Rockland Psychiatric Center, Exterior Set of Orange Is The New Black
Our readers have been eating up our roundup of film locations for the hit Netflix show Orange Is the New Black, but we wanted to share more in detail about the semi-abandoned Rockland Children’s Psychiatric Center, which serves as the exterior film set of Orange Is The New Black. The locale combines two of our favorite things: urban exploration and film locations. In fact, Untapped Cities reader James Garcia, a filmmaker and paranormal investigator, headed back to Orangeburg, New York this past weekend on our suggestion to capture more shots of both the set area and the creepy abandoned buildings–he’s been filming this complex for quite some time. If you’re a fan of the show, you’ll recognize many spots.
Image via fastcodesign.com
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It’s amazing how “A Show About Nothing,” can mean so much to New York City. In celebration of the iconic New York City-based comedy series Seinfeld coming to Hulu, the streaming company has reconstructed Jerry’s Upper West Side apartment for a free exhibition titled “Seinfeld: The Apartment.” Starting June 24th and running until Sunday, visitors can actually go to Milk Studios at 451 W. 14th Street in Chelsea, to see, in person, a recreation of the couches, hanging bicycle, and Superman refrigerator magnet that they’ve always seen on TV. This morning, we got a sneak preview to share with you what the experience is like.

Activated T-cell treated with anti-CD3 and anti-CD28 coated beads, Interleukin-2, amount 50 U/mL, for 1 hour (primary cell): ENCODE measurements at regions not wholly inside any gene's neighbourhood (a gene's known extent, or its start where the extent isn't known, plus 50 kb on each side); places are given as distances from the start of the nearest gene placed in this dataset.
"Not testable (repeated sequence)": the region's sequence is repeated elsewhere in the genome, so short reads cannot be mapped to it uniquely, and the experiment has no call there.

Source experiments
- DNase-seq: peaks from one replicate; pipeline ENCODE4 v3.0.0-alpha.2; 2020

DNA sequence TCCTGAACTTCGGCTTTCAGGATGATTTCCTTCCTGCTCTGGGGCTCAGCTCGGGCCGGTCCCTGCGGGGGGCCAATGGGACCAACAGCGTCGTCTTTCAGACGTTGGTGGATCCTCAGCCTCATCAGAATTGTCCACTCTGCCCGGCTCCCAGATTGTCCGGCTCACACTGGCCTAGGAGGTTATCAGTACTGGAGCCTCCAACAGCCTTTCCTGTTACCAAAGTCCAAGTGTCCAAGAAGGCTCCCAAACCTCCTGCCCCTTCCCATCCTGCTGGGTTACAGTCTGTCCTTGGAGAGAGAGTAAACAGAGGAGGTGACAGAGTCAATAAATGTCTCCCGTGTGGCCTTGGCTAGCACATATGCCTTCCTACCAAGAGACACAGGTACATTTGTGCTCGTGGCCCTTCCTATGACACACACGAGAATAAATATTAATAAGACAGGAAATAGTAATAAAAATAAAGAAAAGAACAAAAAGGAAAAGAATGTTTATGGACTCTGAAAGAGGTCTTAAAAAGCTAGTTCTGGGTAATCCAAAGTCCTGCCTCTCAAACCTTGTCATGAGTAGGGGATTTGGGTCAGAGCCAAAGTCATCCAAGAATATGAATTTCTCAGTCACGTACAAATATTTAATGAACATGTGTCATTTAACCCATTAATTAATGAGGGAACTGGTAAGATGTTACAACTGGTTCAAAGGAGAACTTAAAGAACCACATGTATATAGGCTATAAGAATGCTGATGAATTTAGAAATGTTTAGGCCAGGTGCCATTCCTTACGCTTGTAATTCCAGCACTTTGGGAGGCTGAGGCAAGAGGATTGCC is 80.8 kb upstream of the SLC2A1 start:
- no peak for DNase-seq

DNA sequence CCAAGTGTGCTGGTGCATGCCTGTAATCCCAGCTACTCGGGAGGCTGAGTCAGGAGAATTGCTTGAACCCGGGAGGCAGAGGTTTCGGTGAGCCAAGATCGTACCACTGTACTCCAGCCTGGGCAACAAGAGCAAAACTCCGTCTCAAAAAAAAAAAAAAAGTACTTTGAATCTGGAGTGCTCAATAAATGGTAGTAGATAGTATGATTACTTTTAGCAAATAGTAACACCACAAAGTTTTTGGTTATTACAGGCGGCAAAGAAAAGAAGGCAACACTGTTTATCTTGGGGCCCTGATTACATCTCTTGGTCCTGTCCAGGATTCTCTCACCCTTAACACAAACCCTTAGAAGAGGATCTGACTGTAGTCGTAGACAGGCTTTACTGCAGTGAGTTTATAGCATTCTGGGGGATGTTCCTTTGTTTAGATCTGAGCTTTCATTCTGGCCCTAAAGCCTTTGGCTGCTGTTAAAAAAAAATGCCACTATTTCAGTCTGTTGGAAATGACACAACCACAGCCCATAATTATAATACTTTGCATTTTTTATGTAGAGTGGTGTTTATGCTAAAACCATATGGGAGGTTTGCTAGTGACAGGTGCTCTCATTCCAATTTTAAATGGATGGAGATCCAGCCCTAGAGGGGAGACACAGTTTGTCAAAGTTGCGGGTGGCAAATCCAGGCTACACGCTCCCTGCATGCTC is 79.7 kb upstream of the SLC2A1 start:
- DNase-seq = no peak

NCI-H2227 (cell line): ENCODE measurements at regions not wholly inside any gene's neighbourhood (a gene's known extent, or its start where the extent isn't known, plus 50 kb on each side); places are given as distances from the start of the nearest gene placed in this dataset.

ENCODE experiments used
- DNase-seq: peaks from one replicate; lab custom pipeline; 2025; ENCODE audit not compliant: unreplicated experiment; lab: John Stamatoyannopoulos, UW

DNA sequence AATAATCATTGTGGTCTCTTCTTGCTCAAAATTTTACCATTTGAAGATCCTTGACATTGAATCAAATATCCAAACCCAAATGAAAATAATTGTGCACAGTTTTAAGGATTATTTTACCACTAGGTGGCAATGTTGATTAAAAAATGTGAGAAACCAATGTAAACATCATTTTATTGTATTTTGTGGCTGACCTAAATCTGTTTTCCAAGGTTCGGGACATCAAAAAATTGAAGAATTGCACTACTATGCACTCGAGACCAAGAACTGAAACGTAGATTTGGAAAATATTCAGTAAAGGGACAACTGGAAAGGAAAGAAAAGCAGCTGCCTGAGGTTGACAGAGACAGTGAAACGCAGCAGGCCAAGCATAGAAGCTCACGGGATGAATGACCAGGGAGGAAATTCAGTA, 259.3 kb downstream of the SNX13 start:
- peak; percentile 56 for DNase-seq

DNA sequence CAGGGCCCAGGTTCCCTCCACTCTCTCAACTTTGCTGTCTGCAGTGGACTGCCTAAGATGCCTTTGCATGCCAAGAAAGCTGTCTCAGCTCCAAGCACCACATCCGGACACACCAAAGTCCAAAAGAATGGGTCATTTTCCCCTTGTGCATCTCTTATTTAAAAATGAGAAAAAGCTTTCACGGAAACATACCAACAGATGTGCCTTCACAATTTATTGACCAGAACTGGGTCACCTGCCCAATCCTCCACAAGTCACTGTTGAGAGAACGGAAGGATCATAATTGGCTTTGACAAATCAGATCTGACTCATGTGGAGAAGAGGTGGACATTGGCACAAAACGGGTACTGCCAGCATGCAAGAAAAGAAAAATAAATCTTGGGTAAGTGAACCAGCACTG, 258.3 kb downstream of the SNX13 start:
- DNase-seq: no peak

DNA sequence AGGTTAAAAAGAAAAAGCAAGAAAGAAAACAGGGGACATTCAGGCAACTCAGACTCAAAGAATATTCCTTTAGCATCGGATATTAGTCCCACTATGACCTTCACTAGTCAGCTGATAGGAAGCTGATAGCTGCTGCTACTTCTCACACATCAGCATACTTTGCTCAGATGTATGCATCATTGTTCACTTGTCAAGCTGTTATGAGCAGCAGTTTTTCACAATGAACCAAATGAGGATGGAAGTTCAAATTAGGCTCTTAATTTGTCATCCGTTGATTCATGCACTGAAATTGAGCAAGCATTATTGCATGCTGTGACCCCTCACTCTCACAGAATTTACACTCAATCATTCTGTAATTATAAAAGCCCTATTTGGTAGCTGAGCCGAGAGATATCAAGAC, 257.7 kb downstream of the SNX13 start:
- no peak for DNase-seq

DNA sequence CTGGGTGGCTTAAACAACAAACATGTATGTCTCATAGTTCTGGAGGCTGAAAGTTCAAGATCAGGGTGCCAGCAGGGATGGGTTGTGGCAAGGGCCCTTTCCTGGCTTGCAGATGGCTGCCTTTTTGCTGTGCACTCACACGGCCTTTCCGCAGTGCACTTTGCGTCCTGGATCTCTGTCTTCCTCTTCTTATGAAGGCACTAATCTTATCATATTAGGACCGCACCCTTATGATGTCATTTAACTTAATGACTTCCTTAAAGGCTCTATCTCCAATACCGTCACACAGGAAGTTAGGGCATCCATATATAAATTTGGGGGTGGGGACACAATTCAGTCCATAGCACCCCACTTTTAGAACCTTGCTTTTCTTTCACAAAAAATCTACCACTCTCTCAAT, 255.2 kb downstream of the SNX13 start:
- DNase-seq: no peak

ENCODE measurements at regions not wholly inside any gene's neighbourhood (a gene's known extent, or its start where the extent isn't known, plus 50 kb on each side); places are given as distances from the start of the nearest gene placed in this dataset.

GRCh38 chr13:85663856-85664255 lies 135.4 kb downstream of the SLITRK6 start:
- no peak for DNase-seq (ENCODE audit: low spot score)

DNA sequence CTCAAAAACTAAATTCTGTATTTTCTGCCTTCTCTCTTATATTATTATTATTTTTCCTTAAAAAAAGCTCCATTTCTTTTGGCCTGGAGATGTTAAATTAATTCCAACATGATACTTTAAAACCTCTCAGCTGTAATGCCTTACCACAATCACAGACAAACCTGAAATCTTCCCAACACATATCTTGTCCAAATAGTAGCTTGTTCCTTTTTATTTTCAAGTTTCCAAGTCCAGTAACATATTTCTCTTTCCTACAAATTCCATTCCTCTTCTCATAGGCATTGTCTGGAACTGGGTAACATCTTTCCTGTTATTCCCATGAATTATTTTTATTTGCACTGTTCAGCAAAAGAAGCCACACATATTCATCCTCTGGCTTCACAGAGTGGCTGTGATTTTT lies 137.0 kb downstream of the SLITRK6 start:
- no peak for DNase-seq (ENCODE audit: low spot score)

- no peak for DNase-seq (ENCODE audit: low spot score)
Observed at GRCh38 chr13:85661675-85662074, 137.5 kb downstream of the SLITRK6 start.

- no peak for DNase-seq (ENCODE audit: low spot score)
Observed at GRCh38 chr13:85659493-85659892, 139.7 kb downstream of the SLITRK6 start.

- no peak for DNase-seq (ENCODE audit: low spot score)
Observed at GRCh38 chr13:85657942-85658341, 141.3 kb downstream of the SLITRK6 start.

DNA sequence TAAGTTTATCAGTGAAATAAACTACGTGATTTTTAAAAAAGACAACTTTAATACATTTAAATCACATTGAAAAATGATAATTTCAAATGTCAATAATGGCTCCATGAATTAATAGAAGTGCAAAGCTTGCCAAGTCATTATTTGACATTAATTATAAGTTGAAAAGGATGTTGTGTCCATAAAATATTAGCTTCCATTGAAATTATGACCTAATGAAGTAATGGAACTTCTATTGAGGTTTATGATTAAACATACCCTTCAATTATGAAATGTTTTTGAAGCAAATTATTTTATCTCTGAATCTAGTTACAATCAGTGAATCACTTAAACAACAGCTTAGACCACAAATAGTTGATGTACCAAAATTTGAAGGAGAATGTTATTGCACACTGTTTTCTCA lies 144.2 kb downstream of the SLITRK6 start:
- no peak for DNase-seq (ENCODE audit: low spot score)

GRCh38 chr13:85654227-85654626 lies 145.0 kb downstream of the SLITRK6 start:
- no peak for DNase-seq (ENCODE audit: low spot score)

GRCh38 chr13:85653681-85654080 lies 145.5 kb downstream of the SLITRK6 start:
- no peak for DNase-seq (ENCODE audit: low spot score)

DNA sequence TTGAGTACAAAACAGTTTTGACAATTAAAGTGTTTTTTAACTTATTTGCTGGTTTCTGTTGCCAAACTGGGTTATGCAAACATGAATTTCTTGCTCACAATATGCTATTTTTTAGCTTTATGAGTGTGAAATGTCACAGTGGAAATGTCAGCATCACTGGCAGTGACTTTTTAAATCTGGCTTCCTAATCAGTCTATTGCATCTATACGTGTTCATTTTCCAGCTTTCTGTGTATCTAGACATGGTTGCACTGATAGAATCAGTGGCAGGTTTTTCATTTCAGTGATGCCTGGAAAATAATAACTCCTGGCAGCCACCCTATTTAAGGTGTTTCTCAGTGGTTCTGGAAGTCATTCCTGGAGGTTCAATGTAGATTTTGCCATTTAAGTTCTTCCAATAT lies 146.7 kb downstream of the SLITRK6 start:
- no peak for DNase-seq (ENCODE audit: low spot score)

The centerpiece of ‘Ellsworth Kelly,’ painted aluminum ‘Blue Angle’ at Matthew Marks Gallery
At 92 years old, you would expect someone like Ellsworth Kelly, long-established as a forerunner of the minimalist, hard-edge painting, and Color Field painting schools, to slow down, perhaps thinking about retirement. But with enough works created over the past two years to fill all four Chelsea spaces of Matthew Marks Gallery on West 22nd and 24th Streets, that didn’t seem to be the case. Kelly’s self-titled exhibit at the gallery closed on Friday, but some of his earlier works are still on display at the nearby Whitney Museum‘s inaugural exhibit, ‘America is Hard to See.’
Bryant Park. Photo via Wikimedia by
Bryant Park is one of the city’s most illustrious public spaces, but it has come a long way from its more humble origins. As we’ll show in this guide, the history and architecture reveal the many secrets that lie beneath and around the park today.
Although the Picasso tapestry at the Four Seasons Restaurant is now on display at the New York Historical Society, the iconic restaurant in New York City’s Seagram Building has offered yet another reason to stop by. A new exhibit, Side by Side by photographer Robin Hill launched yesterday, and for architectural fans it’s a must-see. The Seagram Building is a fitting backdrop, as Philip Johnson designed both this Park Avenue skyscraper as well as the Glass House in New Canaan, Connecticut. But the juxtaposition of the Glass House and the Farnsworth House–at least in such a formal study–is new.